But, Parr adds, most of her colleagues think the rise of animal-emotion
studies is "fantastic and long overdue." And it may proceed faster than the
"curmudgeons" think. Technology will play a role-brain-scanning helmets that
strap on to animals' heads may be available in just a few years. And, of course,
unlike human subjects, animals can be cloned. "We can bring them up in different
environments," says Gosling, rhapsodizing about future projects modeled on human
identical-twin studies. Soon, he says, we'll have answers to questions that
animal lovers have been asking for years. And we'll have some newer questions,
too: is it fair to keep emotional beings cooped up in kennels, cages and small
backyards? If rats and rabbits feel, how can we justify experimenting on them?
Research on farm animals is just starting-what will it mean for our eating
habits? And can our pets really love us back? The last of those, at least, is
already solved. The answer, no matter whom you ask, is yes.
By Nancy Neff: 2003
Cats, dogs, hyenas and other animals have personality traits in much the same way humans do, says a University of Texas at Austin psychologist who is developing a new field in animal personality.
Dr. Samuel D. Gosling also believes the biological mechanisms underlying these behavioral traits are similar across species.
"The idea that nonhuman animals have unique personalities stems from the evolutionary continuity that exists between humans and other species," he said. "Unfortunately, there is no unified body of research on animal personality," Gosling said. "Some of the early pioneers of psychology studied personality in animals, and then the subject disappeared. I suspect that psychologists thought it didn't sound very scientific.
"Scientists have been reluctant to ascribe personality traits, emotions and thoughts to animals, even though they readily accept that the anatomy and physiology of humans is similar to animals." Yet, there is no reason to believe that natural selection shapes only physical traits, Gosling said.
"Darwin himself argued that emotions exist in non-human animals, and his evolutionary theory suggests that behavioral traits, including personality, can evolve in just the same way as fins, wings and arms," he said. "We should realize that studying the personality of animals could help us understand a lot about human personality."
Gosling has published several articles on the subject, is designing a psychology course on animal personality for the academic year 2003-2004, and has submitted a grant proposal to the National Science Foundation to work with animals at the San Antonio Zoo and at University of Texas primate facilities.
His ideas and research on animal personality will be featured on a Discovery Channel segment in September. For the segment, Gosling recreated one of his Austin dog park studies. Gosling's studies examine scientifically whether dogs, cats and other animals really have personality traits in the same way humans do, or whether, as some skeptics believe, people are simply projecting their own personalities onto their animals.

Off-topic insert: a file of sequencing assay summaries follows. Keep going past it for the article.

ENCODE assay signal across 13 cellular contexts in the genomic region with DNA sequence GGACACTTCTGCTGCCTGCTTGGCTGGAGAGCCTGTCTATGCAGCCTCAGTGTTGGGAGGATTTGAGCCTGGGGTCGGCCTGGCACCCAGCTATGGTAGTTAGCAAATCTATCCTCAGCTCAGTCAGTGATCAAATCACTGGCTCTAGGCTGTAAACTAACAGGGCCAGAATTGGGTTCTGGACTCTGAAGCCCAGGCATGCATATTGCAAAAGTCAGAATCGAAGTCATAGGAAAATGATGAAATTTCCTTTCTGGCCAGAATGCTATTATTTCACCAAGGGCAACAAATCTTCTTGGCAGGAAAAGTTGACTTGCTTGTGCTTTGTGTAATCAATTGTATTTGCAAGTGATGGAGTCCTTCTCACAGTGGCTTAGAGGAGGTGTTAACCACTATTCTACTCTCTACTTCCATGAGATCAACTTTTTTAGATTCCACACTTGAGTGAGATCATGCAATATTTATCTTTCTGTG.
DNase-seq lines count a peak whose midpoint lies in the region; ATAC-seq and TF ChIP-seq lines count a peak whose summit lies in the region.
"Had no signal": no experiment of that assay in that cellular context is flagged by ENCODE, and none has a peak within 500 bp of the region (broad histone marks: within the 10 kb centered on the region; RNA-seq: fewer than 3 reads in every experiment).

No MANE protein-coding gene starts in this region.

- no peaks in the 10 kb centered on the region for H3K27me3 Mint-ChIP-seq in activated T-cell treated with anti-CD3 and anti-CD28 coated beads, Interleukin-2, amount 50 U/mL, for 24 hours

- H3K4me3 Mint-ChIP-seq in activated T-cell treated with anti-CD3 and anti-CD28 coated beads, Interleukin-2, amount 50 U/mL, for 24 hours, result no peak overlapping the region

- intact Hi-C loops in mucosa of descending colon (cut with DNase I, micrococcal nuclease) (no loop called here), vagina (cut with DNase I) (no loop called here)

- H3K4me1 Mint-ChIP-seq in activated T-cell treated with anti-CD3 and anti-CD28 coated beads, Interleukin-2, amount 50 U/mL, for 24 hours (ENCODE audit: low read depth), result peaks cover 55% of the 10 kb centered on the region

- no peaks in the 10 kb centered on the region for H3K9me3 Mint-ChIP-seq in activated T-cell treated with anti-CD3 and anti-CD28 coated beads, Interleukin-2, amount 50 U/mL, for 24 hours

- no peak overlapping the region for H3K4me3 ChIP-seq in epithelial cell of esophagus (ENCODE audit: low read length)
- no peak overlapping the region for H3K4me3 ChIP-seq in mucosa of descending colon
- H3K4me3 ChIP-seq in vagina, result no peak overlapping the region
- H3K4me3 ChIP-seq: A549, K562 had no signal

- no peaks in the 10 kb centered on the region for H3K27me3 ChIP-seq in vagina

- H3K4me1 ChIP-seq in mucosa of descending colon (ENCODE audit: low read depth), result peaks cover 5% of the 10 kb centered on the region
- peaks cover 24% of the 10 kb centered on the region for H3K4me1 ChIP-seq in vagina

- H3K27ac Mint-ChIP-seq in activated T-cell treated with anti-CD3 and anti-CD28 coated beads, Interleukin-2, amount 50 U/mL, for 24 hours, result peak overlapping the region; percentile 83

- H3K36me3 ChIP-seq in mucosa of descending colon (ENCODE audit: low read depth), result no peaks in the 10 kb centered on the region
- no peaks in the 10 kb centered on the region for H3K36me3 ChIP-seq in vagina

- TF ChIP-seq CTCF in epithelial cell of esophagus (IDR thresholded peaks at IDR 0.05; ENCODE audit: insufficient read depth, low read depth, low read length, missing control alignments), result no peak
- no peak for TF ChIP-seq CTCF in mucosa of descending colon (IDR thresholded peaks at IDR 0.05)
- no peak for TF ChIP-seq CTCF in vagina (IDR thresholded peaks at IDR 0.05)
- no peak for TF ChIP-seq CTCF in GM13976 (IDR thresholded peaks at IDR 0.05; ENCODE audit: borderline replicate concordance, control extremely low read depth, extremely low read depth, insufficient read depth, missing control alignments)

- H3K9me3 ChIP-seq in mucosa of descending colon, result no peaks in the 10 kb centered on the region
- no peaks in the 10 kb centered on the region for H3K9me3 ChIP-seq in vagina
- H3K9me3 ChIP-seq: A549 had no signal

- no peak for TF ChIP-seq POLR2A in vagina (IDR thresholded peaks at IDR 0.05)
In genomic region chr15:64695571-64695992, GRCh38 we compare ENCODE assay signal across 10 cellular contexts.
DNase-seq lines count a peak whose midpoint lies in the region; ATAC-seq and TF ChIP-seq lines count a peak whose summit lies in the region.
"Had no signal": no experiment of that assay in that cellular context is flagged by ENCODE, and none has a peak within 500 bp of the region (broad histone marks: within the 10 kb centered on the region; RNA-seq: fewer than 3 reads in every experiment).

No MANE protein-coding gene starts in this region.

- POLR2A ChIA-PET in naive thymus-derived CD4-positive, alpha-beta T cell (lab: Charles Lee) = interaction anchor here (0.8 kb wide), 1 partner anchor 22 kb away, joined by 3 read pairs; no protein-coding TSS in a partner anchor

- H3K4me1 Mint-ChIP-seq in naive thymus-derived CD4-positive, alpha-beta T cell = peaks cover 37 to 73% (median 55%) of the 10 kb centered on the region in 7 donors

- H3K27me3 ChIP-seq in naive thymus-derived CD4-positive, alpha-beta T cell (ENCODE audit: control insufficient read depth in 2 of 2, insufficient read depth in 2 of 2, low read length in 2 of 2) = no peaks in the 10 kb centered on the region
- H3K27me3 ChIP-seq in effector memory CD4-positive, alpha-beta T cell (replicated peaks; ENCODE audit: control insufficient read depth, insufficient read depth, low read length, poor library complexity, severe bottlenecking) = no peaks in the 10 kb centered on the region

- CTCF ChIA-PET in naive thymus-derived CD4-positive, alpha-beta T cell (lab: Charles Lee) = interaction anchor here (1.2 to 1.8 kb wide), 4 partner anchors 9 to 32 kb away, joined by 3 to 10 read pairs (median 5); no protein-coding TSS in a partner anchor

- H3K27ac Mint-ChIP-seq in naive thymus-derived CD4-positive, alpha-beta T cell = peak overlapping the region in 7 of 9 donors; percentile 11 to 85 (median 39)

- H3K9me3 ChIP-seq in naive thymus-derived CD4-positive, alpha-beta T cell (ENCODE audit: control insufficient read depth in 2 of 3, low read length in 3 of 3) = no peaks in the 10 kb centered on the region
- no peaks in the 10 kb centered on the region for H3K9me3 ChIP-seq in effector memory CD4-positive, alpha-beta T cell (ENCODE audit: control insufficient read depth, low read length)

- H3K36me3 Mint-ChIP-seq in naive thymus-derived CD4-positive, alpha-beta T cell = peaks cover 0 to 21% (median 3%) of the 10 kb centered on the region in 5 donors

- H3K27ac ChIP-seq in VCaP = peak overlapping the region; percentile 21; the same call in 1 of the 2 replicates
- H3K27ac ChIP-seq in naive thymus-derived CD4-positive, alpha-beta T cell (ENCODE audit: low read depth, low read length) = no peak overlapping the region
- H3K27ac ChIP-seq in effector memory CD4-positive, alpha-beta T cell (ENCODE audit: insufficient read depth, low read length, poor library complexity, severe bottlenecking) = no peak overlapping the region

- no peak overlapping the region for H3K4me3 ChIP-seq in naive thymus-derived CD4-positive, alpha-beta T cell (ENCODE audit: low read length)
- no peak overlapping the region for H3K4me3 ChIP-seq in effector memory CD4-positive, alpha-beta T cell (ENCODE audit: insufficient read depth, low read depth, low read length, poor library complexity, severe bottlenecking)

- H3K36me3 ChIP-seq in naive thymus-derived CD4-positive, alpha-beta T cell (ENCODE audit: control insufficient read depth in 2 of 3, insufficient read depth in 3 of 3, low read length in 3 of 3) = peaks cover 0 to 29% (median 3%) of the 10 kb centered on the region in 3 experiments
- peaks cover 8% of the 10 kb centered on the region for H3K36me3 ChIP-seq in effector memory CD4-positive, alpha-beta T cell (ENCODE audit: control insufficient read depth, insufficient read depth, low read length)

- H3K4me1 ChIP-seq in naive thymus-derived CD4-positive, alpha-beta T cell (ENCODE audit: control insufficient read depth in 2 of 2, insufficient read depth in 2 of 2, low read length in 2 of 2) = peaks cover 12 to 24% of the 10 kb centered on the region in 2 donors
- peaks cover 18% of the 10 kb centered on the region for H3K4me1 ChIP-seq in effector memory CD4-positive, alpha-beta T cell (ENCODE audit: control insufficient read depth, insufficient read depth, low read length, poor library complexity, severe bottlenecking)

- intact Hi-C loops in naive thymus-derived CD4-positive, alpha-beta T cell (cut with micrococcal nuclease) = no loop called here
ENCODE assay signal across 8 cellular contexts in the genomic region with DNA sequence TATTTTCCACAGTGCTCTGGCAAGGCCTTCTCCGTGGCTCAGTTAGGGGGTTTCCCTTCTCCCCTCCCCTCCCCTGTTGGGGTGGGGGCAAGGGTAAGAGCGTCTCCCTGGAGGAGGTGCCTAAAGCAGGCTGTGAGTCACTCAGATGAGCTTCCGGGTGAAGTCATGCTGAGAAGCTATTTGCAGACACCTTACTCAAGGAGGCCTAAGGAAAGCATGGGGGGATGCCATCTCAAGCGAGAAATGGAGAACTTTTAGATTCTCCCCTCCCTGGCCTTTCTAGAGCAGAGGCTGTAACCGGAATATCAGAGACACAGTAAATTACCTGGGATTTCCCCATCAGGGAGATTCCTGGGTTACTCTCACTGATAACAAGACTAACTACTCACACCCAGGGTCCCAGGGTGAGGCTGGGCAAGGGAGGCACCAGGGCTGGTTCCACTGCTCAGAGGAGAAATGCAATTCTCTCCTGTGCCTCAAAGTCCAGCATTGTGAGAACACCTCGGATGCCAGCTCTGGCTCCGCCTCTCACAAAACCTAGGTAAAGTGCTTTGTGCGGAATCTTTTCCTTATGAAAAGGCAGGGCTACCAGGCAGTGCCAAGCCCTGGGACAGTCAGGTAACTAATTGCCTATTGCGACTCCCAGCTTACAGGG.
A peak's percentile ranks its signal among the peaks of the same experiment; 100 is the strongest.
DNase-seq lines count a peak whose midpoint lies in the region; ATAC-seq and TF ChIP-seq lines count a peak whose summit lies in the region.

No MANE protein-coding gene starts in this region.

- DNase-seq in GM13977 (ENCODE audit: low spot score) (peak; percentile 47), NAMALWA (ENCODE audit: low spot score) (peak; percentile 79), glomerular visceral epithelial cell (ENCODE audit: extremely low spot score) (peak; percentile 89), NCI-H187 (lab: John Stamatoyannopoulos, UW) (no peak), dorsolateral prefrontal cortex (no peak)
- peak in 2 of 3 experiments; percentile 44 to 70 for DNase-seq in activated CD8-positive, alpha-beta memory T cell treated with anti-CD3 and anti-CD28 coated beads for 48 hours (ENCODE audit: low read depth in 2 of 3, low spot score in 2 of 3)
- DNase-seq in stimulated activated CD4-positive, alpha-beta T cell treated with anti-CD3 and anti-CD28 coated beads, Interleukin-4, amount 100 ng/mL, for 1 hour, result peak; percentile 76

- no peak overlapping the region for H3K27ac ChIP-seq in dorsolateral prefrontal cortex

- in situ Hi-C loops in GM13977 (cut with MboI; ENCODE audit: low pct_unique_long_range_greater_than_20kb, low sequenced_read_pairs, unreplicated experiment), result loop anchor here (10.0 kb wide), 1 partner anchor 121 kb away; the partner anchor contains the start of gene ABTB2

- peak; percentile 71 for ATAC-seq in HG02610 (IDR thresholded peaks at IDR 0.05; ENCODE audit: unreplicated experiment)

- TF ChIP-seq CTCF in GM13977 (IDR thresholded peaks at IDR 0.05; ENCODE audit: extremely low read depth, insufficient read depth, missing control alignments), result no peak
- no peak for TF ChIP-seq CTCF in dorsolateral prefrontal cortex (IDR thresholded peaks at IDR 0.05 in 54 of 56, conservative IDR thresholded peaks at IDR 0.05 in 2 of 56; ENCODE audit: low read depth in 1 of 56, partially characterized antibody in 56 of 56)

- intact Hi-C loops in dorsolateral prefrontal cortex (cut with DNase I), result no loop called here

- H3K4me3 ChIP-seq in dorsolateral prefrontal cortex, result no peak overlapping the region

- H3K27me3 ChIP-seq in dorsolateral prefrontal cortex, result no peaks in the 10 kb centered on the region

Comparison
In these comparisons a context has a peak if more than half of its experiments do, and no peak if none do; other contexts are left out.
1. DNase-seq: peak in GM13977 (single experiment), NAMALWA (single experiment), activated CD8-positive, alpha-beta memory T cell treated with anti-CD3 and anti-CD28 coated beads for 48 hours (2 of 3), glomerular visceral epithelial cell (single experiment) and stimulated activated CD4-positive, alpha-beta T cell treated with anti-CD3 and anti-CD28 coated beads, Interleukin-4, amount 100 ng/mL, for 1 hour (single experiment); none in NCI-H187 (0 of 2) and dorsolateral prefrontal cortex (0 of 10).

Through hunting and domestication of animals, human welfare has been intimately tied to the behavior of animals for centuries, said Dr. Michael Domjan, chairman of The University of Texas at Austin Department of Psychology. "Because of this, people have always had a fascination about animal behavior and made up their own informal theories about animal behavior and personality.
"Gosling's research is important because it addresses the issue of animal personality formally and systematically," he said. "The outcome of this effort will tell us important things about nonhuman animals. It will help identify similarities and differences in personality across species and help us begin to study the evolution of personality traits."
Gosling, who was raised on a farm in England, began his research while working on his Ph.D. at the University of California at Berkeley. In a research project at Berkeley's Institute of Personality and Social Research, Gosling and Dr. Oliver John set out to "map the landscape" of animal personality by piecing together the isolated research reports on the subject. Their results were published in Current Directions in Psychological Science.
Since coming to The University of Texas at Austin in 1999, Gosling has continued his research into animal personality with John and others. In studies involving dogs, cats, fish, ferrets and spotted hyenas - to name a few - they have discovered that certain characteristics of personality - particularly extroversion and emotional stability - are evident in animals as low on the phylogenetic scale as guppies and octopuses. The way these personality characteristics are manifested, however, depends on the species.
"Whereas an introverted human will stay at home on a Saturday night or stand alone at a party, an octopus will stay in its den during feeding and attempt to hide itself by changing color," Gosling said.
They also found that the certain personality characteristics, in particular the conscientiousness vs. impulsiveness factor of personality (deliberation, self-discipline, dutifulness, order), might be evident only in humans and in their closest relatives, chimpanzees.
One of the most interesting facts to emerge from Gosling's research on spotted hyenas is that male hyenas are more neurotic, high strung, fearful and nervous than females. The reason, Gosling suggests, is that female hyenas are larger and more dominant than males.
"This example suggests that sex differences in personality may be related to
the ecological niches occupied by the two sexes in a species, and illustrates
how a comparative approach can offer a fresh perspective on the interplay
between social and biological factors in personality," Gosling said.